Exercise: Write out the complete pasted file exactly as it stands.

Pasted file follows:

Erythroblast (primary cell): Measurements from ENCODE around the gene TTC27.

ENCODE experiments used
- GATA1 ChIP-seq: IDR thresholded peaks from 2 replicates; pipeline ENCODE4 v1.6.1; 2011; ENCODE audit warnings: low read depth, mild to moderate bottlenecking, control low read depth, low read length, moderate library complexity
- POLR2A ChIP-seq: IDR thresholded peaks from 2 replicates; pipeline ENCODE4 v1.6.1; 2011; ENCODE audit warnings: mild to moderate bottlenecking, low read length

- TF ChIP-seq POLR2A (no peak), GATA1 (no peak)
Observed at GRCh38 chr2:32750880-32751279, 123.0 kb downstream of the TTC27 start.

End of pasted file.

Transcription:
Erythroblast (primary cell): Measurements from ENCODE around the gene TTC27.

ENCODE experiments used
- GATA1 ChIP-seq: IDR thresholded peaks from 2 replicates; pipeline ENCODE4 v1.6.1; 2011; ENCODE audit warnings: low read depth, mild to moderate bottlenecking, control low read depth, low read length, moderate library complexity
- POLR2A ChIP-seq: IDR thresholded peaks from 2 replicates; pipeline ENCODE4 v1.6.1; 2011; ENCODE audit warnings: mild to moderate bottlenecking, low read length

- TF ChIP-seq POLR2A (no peak), GATA1 (no peak)
Observed at GRCh38 chr2:32750880-32751279, 123.0 kb downstream of the TTC27 start.